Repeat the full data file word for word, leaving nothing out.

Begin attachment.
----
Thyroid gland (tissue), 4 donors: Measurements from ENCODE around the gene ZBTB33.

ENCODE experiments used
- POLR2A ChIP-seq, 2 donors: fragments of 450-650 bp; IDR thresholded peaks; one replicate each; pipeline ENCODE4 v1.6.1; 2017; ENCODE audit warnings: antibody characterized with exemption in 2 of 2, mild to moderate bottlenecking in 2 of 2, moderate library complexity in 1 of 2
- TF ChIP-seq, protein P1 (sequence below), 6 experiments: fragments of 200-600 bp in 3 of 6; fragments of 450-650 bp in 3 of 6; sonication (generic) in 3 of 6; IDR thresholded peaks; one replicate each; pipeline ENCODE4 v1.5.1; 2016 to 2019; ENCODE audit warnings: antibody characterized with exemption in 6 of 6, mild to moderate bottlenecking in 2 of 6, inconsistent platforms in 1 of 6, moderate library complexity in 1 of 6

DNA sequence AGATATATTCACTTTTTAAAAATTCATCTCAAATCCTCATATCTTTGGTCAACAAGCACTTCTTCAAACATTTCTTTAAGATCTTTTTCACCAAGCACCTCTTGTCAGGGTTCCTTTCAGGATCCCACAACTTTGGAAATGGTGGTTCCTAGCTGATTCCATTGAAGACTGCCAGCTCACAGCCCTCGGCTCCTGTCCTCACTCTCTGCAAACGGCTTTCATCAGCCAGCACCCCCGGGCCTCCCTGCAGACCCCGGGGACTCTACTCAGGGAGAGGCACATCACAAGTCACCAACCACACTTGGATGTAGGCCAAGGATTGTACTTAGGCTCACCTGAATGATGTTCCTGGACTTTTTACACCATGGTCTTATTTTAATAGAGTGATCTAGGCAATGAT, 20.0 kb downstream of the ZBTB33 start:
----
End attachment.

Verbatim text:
Thyroid gland (tissue), 4 donors: Measurements from ENCODE around the gene ZBTB33.

ENCODE experiments used
- POLR2A ChIP-seq, 2 donors: fragments of 450-650 bp; IDR thresholded peaks; one replicate each; pipeline ENCODE4 v1.6.1; 2017; ENCODE audit warnings: antibody characterized with exemption in 2 of 2, mild to moderate bottlenecking in 2 of 2, moderate library complexity in 1 of 2
- TF ChIP-seq, protein P1 (sequence below), 6 experiments: fragments of 200-600 bp in 3 of 6; fragments of 450-650 bp in 3 of 6; sonication (generic) in 3 of 6; IDR thresholded peaks; one replicate each; pipeline ENCODE4 v1.5.1; 2016 to 2019; ENCODE audit warnings: antibody characterized with exemption in 6 of 6, mild to moderate bottlenecking in 2 of 6, inconsistent platforms in 1 of 6, moderate library complexity in 1 of 6

DNA sequence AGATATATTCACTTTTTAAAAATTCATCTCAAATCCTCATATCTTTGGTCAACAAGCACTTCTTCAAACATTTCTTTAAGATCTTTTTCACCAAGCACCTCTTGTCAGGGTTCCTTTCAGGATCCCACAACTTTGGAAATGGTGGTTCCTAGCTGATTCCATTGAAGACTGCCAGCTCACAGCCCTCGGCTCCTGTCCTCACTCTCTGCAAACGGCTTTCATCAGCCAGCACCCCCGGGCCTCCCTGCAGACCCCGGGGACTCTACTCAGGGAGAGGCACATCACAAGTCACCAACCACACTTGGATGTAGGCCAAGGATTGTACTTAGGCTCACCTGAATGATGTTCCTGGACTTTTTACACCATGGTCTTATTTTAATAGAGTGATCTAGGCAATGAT, 20.0 kb downstream of the ZBTB33 start: